Saturday, January 31, 2015

Two new web browsers will soon enter the market, but do they have a chance?

One is called Project Spartan, made by Microsoft and is based on a new version of the Trident engine, used by Internet Explorer. The other is called Vivaldi, made by a company founded by Opera co-founder John von Tetzchner and is based on Chromium, using Google’s Blink engine.

Launching a new browser in a market dominated by a few big names seems to be a dangerous thing. Microsoft probably aims for the mass, since it’s likely that the browser will be the default on everything that runs Windows 10. Vivaldi targets a specific group of web surfers: power users, basically people who loved to use Opera before the company decided to switch to Google’s Blink engine and made a completely new browser.

Microsoft’s Internet Explorer isn’t as popular anymore as it once was. In terms of speed it’s been overtaken by its competitors, which also offer a broad variety of extensions and web apps. It just feels kind of old. Microsoft apparently investigated a few options: After a few months of testing, Microsoft stated that the Blink engine was superior to WebKit, but understood that being dependent on something made by Google probably wasn’t the smartest thing to do. So it decided to use its own Trident engine and improve it.

Tests by AnandTech show that Spartan clearly outperforms Internet Explorer and in some tests even Chrome.



Microsoft wants to make a more modern browser that supports extensions and it also has a few nifty features like on-page note-taking and built-in Cortana.
But the question is: will people use it? Or in other words, will people leave Chrome?

I think Vivaldi might have a better chance to succeed. In browser-land, winning over the mass is the most difficult thing to do. Trying to satisfy specific needs and becoming the best in it is easier, and that’s exactly what Vivaldi sets out to accomplish.

Opera’s user base was (and for a part still is) loyal to the browser and strongly connected to the development. There was a community. The browser had unique features for power-users. But when the company, for obvious reasons, decided to ditch their own Presto engine and used WebKit and later Blink instead, there wasn’t much difference between Opera and Chrome. Sure, it’s not weird that a new browser doesn’t have all the features yet. Vivaldi’s technical preview is a way to show what the company is trying to do and they added just enough to do that. But Opera was already there for a long time, with a very mature browser. People don’t want to leave that for a newborn, missing some basic features like a bookmark manager and an important aspect, Opera Link, was also left out. It took quite a long while before important functions where added and some are still in development.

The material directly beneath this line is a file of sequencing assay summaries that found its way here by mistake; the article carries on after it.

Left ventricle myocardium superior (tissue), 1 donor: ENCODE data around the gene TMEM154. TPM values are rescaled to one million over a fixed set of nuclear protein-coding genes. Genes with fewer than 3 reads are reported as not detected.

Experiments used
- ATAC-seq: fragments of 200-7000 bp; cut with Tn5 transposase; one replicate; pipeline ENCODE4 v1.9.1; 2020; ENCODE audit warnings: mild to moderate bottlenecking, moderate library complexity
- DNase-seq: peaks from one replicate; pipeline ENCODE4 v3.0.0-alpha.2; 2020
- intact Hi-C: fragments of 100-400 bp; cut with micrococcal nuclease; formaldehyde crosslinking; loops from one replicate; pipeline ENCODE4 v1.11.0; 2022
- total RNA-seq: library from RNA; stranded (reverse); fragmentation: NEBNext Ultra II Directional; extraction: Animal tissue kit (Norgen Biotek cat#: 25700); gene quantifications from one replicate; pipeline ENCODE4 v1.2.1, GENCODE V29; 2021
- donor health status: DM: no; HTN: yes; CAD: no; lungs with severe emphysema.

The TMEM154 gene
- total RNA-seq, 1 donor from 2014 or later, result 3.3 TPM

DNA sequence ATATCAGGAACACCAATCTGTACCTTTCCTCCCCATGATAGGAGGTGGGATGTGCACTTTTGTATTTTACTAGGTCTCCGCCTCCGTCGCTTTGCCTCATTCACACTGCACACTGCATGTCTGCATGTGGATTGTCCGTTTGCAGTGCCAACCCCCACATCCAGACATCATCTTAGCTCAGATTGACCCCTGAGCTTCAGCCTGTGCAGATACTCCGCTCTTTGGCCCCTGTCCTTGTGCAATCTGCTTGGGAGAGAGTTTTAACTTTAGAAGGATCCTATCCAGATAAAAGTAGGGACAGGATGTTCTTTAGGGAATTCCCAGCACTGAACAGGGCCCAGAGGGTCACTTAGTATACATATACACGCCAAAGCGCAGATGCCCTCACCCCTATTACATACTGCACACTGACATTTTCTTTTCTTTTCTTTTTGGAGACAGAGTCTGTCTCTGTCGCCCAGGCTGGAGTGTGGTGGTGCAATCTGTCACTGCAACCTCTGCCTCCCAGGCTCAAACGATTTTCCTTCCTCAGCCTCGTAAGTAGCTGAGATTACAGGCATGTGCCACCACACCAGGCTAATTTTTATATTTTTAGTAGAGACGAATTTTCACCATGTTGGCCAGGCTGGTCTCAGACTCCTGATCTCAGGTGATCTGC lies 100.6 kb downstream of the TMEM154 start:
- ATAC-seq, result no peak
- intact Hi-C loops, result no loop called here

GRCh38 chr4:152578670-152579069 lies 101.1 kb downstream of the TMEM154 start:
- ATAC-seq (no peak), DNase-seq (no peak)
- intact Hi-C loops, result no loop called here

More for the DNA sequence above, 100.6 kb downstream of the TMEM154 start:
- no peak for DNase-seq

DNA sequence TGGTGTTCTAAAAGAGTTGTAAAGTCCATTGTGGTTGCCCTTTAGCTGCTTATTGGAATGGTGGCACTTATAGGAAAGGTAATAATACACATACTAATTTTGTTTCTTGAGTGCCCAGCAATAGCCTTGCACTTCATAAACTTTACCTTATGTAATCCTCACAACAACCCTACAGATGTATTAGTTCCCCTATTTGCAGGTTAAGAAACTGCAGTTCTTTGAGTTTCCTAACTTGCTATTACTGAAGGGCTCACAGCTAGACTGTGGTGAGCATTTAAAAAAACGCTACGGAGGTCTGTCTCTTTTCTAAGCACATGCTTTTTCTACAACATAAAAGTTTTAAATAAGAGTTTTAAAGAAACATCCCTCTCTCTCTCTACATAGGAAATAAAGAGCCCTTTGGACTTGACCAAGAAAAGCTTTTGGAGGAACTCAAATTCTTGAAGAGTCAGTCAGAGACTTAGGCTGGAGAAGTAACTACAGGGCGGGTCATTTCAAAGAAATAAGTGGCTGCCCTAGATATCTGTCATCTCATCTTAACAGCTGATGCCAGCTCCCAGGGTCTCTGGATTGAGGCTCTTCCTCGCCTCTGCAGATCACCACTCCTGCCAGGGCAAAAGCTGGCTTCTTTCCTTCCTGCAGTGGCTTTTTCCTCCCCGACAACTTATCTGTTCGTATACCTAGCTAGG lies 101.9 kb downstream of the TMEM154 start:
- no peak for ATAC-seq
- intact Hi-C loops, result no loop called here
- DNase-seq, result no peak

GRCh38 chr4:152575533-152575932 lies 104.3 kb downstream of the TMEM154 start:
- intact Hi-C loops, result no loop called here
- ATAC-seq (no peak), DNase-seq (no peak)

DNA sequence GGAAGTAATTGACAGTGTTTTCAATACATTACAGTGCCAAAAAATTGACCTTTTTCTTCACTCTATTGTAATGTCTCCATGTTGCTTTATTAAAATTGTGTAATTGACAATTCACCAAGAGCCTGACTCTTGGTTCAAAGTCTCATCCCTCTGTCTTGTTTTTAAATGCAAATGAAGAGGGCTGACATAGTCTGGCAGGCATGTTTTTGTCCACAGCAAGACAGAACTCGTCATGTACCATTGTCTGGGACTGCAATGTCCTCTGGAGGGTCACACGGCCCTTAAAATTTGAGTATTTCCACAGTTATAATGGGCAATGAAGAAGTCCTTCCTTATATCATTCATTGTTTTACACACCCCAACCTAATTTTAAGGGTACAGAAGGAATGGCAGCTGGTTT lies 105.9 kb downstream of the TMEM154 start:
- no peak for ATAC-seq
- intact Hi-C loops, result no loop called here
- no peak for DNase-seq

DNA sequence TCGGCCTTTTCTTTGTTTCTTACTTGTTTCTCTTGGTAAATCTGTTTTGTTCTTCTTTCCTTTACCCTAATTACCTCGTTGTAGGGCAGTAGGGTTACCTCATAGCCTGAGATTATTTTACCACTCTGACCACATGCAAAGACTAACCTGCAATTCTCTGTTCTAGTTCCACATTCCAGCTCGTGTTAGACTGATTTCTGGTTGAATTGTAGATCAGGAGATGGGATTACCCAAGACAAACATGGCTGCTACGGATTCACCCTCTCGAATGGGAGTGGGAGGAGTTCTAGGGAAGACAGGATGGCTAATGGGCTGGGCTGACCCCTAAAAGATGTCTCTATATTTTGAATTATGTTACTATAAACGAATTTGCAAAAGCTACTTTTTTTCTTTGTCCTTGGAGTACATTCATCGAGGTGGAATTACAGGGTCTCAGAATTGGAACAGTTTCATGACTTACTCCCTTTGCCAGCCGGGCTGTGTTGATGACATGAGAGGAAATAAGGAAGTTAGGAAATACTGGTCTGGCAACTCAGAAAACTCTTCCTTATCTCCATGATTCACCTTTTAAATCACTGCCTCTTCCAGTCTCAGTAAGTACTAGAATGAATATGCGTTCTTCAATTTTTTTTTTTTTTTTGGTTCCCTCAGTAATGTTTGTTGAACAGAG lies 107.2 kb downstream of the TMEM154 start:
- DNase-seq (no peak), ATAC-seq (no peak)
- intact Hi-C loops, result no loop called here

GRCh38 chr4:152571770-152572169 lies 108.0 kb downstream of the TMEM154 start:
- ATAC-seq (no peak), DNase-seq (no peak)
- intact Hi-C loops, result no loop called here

Right from the beginning, Vivaldi focused on the community, having started out as a forum for My Opera users (which is now closed) before unveiling their own browser.


Vivaldi’s color will adapt to the site you’re visiting


For Microsoft, it will be tough to convince people to make the switch, but they have a better chance than in the recent years. Chrome and Firefox are multi-platform and Spartan might not even be released for Windows 7. It’s also interesting to see what Microsoft’s mobile strategy will be. Spartan might end up on Android and iOS, but nothing has been announced so far. Von Tetzchner’s goal will be easier to reach. I think he has a fair chance to win over users from the browser he once helped come to life.

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